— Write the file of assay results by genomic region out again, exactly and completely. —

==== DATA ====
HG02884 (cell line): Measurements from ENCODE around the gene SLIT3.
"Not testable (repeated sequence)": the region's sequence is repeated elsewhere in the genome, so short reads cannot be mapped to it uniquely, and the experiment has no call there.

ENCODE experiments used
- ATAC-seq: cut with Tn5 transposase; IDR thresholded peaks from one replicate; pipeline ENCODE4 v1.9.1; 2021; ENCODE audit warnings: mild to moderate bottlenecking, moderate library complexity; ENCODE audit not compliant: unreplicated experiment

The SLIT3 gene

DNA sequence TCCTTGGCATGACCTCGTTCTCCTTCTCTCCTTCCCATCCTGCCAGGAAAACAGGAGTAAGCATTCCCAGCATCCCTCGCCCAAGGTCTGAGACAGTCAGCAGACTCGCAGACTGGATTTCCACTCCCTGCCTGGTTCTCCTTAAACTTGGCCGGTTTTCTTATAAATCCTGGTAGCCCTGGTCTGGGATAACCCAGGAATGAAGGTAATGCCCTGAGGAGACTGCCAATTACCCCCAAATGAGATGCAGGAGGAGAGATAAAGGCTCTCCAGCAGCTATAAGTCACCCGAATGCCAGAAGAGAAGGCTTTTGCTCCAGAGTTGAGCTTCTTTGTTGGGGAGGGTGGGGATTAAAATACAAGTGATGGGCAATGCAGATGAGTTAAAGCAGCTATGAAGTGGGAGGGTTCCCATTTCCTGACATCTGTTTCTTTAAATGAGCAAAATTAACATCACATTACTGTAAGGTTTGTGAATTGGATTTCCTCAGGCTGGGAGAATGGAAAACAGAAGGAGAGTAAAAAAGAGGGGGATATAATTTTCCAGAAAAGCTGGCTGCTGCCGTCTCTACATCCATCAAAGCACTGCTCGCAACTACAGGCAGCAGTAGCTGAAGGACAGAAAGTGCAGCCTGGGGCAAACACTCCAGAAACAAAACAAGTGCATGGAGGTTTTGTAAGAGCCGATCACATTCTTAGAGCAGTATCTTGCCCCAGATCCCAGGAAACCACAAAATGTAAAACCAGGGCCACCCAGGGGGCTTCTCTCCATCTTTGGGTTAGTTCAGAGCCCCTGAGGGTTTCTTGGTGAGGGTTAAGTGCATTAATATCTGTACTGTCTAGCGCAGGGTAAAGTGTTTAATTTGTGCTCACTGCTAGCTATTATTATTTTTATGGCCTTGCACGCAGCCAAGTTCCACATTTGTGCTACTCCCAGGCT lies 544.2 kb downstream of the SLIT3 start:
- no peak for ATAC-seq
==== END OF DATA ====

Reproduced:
HG02884 (cell line): Measurements from ENCODE around the gene SLIT3.
"Not testable (repeated sequence)": the region's sequence is repeated elsewhere in the genome, so short reads cannot be mapped to it uniquely, and the experiment has no call there.

ENCODE experiments used
- ATAC-seq: cut with Tn5 transposase; IDR thresholded peaks from one replicate; pipeline ENCODE4 v1.9.1; 2021; ENCODE audit warnings: mild to moderate bottlenecking, moderate library complexity; ENCODE audit not compliant: unreplicated experiment

The SLIT3 gene

DNA sequence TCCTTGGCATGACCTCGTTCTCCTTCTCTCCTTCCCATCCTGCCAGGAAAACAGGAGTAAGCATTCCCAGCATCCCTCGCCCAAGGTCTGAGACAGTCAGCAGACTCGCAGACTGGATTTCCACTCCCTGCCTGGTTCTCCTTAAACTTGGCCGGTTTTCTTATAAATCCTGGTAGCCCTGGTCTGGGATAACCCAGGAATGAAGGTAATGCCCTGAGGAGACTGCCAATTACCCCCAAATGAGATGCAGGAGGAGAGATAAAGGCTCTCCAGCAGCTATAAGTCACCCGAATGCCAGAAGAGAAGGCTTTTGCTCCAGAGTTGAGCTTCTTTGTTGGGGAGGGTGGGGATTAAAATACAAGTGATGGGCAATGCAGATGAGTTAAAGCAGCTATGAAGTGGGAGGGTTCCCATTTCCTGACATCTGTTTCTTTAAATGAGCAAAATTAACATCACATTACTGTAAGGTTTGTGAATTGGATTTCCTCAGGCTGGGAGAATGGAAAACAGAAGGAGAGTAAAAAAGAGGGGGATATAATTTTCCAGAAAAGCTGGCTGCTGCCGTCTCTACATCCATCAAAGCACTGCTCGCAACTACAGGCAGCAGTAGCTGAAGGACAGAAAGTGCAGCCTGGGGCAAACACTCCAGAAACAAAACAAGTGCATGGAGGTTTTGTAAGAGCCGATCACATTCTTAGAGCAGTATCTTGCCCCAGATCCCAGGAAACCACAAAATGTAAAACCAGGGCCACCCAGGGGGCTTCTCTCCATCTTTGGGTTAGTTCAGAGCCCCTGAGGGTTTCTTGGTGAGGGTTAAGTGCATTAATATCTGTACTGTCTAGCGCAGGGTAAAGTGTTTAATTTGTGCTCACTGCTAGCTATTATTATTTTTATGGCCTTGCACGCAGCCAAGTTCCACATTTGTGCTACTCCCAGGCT lies 544.2 kb downstream of the SLIT3 start:
- no peak for ATAC-seq